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The Blade Editorial: STRS got fired

The State Teachers Retirement System of Ohio needs a new fiduciary governance adviser. The $92 billion retirement fund for 500,000 Ohio teachers was effectively fired by Aon Fiduciary Services over the chaos on the STRS board.

When the 10th District Court of Appeals ruled that Gov. Mike DeWine acted outside his constitutional authority in firing his appointed investment expert Wade Steen, there suddenly was a 6-5 board majority in support of reforms first advocated by Mr. Steen.

STRS Board Chairman Dale Price, a Toledo Public School teacher, abruptly ended the April 18 meeting without the procedural norms of a motion to adjourn and a vote that supports the motion. The reform majority on the STRS Board was left to sputter in outrage as Mr. Price raced out of STRS headquarters.

“When it became apparent that I was unable to conduct the meeting in an efficient and effective manner, I decided to conduct the necessary business and adjourn the meeting. I plan to have the Retirement Board consider the remaining items from today’s agenda at the regularly scheduled May Board meeting,” Mr. Price said in a statement from STRS.

It must have been jarring to Aon consultants attempting to get consensus on board meeting standards to assure “deliberation will be timely, fair, orderly, and thorough.”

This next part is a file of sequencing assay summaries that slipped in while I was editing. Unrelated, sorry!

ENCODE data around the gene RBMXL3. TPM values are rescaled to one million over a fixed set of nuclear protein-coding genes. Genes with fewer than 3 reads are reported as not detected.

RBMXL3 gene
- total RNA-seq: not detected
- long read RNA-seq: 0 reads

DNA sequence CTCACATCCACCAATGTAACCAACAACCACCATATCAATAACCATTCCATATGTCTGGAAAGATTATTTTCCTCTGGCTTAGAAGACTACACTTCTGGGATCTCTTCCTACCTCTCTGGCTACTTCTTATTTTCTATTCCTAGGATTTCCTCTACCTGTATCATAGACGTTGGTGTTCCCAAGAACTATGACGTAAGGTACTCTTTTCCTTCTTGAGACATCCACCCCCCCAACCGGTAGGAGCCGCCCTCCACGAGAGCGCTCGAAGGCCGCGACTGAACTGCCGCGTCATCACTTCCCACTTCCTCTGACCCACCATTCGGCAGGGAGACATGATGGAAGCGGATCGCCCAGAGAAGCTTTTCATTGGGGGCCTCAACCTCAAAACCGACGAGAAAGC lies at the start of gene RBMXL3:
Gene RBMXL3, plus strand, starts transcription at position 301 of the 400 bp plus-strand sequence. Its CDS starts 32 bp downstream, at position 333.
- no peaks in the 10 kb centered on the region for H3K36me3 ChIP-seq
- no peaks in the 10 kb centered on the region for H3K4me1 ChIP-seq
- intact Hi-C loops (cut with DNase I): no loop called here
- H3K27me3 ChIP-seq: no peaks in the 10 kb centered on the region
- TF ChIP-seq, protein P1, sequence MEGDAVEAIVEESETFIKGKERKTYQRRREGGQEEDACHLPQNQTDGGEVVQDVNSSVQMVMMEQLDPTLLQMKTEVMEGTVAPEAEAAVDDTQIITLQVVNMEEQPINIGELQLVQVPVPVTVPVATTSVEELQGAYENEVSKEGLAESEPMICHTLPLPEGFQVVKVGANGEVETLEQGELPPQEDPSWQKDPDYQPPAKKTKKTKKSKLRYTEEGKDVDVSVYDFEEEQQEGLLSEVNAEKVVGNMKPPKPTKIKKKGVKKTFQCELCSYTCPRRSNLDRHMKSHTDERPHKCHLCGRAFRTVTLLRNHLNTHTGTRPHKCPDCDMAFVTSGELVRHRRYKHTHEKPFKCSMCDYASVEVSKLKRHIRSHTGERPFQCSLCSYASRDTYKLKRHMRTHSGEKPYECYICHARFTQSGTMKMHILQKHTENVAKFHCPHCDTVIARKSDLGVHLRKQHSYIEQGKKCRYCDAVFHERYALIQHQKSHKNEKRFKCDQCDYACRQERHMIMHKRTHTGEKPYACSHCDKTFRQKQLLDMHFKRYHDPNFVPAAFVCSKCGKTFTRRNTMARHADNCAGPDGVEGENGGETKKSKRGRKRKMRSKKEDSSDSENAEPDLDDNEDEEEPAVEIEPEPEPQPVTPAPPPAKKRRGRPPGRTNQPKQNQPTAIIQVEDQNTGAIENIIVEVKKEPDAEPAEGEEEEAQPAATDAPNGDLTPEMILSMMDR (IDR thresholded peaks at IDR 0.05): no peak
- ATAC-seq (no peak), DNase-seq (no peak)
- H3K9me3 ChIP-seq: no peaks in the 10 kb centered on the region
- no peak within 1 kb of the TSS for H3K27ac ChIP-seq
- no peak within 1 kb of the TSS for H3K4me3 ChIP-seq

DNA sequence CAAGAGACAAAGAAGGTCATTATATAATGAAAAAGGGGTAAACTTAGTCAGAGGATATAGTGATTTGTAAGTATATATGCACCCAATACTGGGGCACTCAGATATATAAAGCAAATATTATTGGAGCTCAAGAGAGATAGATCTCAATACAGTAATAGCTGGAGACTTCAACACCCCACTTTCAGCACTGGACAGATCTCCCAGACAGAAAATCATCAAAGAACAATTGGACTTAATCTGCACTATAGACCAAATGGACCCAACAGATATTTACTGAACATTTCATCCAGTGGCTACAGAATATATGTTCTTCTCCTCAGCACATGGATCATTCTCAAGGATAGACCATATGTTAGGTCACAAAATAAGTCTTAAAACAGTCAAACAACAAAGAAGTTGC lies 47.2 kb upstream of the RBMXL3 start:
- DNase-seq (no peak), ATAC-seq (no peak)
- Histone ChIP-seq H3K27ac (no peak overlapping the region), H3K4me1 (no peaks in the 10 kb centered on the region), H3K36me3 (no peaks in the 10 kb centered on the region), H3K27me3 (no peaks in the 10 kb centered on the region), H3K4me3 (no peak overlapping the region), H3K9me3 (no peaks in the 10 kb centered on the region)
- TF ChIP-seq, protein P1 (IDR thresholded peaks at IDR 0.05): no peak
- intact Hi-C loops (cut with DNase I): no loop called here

Teachers from around Ohio attend the board meetings in large numbers for the opportunity to comment on STRS, and the Aon suggestion was never seriously considered.

Not all of Aon’s ideas were bad. The consultants called for creation of key performance indicators the STRS board could use to track progress on the implementing the pension’s strategic plan.

Aon has been badly burned by public pension controversy, so it’s not a surprise they are quickly exiting the STRS deal. The Pennsylvania Public School Employees Retirement System fired Aon and received a $1.5 million settlement for a mistake that overstated the Pennsylvania fund’s

investment returns.

The STRS effort to increase taxpayer contributions by 28.5 percent to bring in an extra $540 million annually could not come at a worse time. State lawmakers would be foolish to raise taxes before an election for a pension fund that can’t even run a meeting under parliamentary procedure.

May 4, 2024 The Blade Editorial Board



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